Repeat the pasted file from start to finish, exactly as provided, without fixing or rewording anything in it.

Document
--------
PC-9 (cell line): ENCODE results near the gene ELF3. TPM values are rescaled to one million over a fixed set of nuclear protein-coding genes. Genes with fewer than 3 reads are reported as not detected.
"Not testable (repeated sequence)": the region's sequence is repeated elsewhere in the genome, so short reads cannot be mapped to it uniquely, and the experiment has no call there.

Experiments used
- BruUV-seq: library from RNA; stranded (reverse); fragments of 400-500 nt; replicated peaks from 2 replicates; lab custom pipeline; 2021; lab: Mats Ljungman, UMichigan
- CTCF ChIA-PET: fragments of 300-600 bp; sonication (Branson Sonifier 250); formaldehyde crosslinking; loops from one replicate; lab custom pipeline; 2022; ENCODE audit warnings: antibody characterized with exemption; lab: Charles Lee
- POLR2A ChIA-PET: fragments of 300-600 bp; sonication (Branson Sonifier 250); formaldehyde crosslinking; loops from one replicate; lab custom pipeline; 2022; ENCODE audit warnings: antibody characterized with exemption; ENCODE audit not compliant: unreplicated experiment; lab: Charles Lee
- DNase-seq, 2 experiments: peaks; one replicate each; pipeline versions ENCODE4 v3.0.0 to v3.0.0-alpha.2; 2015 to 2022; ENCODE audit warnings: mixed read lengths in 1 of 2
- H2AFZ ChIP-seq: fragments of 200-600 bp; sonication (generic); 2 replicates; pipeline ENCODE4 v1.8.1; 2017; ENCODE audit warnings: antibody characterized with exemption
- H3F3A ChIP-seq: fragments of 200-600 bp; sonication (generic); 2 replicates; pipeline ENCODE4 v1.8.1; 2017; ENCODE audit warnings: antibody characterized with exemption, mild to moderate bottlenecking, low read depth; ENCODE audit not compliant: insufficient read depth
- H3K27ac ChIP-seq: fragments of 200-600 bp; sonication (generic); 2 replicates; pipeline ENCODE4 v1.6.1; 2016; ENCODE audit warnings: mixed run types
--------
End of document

PC-9 (cell line): ENCODE results near the gene ELF3. TPM values are rescaled to one million over a fixed set of nuclear protein-coding genes. Genes with fewer than 3 reads are reported as not detected.
"Not testable (repeated sequence)": the region's sequence is repeated elsewhere in the genome, so short reads cannot be mapped to it uniquely, and the experiment has no call there.

Experiments used
- BruUV-seq: library from RNA; stranded (reverse); fragments of 400-500 nt; replicated peaks from 2 replicates; lab custom pipeline; 2021; lab: Mats Ljungman, UMichigan
- CTCF ChIA-PET: fragments of 300-600 bp; sonication (Branson Sonifier 250); formaldehyde crosslinking; loops from one replicate; lab custom pipeline; 2022; ENCODE audit warnings: antibody characterized with exemption; lab: Charles Lee
- POLR2A ChIA-PET: fragments of 300-600 bp; sonication (Branson Sonifier 250); formaldehyde crosslinking; loops from one replicate; lab custom pipeline; 2022; ENCODE audit warnings: antibody characterized with exemption; ENCODE audit not compliant: unreplicated experiment; lab: Charles Lee
- DNase-seq, 2 experiments: peaks; one replicate each; pipeline versions ENCODE4 v3.0.0 to v3.0.0-alpha.2; 2015 to 2022; ENCODE audit warnings: mixed read lengths in 1 of 2
- H2AFZ ChIP-seq: fragments of 200-600 bp; sonication (generic); 2 replicates; pipeline ENCODE4 v1.8.1; 2017; ENCODE audit warnings: antibody characterized with exemption
- H3F3A ChIP-seq: fragments of 200-600 bp; sonication (generic); 2 replicates; pipeline ENCODE4 v1.8.1; 2017; ENCODE audit warnings: antibody characterized with exemption, mild to moderate bottlenecking, low read depth; ENCODE audit not compliant: insufficient read depth
- H3K27ac ChIP-seq: fragments of 200-600 bp; sonication (generic); 2 replicates; pipeline ENCODE4 v1.6.1; 2016; ENCODE audit warnings: mixed run types